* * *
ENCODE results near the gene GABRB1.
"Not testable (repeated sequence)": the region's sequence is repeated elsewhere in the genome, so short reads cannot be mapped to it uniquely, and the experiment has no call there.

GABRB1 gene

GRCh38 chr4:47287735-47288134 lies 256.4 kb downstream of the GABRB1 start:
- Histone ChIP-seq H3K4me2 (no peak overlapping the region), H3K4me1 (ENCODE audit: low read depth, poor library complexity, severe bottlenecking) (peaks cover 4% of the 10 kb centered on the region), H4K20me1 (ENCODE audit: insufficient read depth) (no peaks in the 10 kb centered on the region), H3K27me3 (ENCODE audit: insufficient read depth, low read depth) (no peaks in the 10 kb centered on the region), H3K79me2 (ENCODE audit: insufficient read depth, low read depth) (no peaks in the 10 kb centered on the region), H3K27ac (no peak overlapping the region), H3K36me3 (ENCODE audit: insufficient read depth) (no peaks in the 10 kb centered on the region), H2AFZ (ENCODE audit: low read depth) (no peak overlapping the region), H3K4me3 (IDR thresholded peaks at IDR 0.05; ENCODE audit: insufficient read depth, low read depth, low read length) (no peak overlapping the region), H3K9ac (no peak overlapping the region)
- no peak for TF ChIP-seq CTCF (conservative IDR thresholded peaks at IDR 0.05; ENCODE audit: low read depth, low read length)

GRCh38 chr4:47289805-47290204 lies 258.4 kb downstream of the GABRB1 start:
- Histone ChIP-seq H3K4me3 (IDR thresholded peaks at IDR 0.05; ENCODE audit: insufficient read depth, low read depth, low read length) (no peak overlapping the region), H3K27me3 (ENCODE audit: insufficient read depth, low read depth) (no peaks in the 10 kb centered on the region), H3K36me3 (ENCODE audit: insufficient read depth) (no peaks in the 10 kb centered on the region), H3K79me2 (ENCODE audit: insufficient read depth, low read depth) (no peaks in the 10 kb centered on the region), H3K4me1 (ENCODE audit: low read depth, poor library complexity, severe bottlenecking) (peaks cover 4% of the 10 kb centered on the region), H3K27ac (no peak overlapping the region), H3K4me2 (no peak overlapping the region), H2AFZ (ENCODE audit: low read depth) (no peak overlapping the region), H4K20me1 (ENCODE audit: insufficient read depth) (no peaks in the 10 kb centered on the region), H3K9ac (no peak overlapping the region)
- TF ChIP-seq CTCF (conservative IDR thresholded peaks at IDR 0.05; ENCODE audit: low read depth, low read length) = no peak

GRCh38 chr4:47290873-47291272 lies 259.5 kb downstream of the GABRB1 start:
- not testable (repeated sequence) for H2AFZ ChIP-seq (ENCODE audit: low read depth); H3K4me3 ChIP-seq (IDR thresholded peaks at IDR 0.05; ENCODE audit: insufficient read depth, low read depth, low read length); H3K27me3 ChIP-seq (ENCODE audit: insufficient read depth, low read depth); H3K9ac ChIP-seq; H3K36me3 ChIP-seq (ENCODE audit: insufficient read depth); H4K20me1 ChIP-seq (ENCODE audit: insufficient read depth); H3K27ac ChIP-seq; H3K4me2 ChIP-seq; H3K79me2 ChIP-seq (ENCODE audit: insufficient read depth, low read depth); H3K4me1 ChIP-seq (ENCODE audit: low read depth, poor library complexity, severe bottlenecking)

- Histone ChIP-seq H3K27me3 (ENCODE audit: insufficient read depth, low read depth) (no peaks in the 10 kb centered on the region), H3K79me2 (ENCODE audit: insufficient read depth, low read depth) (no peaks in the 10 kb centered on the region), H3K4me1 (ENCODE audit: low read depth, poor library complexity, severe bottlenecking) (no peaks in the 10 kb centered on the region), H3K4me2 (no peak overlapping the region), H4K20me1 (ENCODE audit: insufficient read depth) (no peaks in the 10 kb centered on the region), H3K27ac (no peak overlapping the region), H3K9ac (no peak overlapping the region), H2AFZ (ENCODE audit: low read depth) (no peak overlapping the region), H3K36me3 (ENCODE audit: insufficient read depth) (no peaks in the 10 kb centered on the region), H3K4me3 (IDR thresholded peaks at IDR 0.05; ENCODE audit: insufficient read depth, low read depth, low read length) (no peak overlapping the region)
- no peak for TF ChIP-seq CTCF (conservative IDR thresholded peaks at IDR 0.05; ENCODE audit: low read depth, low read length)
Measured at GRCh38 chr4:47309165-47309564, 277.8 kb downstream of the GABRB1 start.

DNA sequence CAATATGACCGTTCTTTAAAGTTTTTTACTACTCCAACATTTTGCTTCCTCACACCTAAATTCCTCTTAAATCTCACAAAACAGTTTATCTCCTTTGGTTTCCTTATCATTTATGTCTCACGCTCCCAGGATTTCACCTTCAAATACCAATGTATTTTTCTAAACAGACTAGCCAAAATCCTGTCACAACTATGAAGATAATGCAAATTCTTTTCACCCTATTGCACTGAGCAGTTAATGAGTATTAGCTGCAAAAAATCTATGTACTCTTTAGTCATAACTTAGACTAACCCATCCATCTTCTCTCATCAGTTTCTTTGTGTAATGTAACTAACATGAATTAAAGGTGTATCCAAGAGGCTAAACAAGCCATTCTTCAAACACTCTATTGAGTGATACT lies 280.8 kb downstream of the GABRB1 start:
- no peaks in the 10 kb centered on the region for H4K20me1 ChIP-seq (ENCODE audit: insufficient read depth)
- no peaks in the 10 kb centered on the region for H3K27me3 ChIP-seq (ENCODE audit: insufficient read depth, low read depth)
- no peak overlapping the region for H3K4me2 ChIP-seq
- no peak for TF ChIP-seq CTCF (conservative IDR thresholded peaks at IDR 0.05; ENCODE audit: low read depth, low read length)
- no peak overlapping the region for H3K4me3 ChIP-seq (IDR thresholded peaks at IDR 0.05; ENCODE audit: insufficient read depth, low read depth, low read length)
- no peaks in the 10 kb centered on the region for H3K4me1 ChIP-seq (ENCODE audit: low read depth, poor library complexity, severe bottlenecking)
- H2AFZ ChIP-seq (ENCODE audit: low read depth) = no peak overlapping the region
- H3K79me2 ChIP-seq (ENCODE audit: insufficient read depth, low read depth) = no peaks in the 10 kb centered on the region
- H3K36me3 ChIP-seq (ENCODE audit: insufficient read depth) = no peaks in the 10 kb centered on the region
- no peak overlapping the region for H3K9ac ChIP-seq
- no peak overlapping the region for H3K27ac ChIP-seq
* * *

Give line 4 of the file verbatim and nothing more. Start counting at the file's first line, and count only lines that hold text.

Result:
GRCh38 chr4:47287735-47288134 lies 256.4 kb downstream of the GABRB1 start: